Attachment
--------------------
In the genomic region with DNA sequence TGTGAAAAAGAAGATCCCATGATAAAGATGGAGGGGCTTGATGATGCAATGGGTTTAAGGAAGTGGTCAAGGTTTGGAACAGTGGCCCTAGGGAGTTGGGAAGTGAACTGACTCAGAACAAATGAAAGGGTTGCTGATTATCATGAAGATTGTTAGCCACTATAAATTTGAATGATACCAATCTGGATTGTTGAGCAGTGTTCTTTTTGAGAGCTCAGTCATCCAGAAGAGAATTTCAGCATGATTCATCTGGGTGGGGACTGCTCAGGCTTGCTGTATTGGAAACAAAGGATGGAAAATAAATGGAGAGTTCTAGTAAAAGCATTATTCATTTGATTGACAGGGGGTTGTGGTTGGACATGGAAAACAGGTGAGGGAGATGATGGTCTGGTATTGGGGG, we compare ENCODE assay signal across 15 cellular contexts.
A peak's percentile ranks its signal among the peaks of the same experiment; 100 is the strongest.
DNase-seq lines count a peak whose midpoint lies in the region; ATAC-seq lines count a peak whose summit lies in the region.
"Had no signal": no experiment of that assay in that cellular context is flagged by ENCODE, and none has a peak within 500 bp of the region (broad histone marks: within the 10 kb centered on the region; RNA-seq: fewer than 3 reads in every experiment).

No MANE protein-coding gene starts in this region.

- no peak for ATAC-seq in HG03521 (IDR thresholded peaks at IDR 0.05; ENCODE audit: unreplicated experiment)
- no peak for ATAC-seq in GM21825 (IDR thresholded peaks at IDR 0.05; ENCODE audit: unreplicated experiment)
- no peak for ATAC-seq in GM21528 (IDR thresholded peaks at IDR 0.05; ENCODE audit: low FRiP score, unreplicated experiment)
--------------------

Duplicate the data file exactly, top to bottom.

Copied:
In the genomic region with DNA sequence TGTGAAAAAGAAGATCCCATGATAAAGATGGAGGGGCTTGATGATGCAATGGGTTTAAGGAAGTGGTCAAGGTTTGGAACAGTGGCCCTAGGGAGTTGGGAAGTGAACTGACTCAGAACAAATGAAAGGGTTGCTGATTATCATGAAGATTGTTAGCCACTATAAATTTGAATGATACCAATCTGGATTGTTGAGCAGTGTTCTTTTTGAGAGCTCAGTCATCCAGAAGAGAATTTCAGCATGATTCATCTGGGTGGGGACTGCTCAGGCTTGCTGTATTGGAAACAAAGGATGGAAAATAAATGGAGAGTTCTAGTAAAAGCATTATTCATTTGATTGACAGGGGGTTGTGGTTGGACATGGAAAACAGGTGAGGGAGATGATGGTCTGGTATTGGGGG, we compare ENCODE assay signal across 15 cellular contexts.
A peak's percentile ranks its signal among the peaks of the same experiment; 100 is the strongest.
DNase-seq lines count a peak whose midpoint lies in the region; ATAC-seq lines count a peak whose summit lies in the region.
"Had no signal": no experiment of that assay in that cellular context is flagged by ENCODE, and none has a peak within 500 bp of the region (broad histone marks: within the 10 kb centered on the region; RNA-seq: fewer than 3 reads in every experiment).

No MANE protein-coding gene starts in this region.

- no peak for ATAC-seq in HG03521 (IDR thresholded peaks at IDR 0.05; ENCODE audit: unreplicated experiment)
- no peak for ATAC-seq in GM21825 (IDR thresholded peaks at IDR 0.05; ENCODE audit: unreplicated experiment)
- no peak for ATAC-seq in GM21528 (IDR thresholded peaks at IDR 0.05; ENCODE audit: low FRiP score, unreplicated experiment)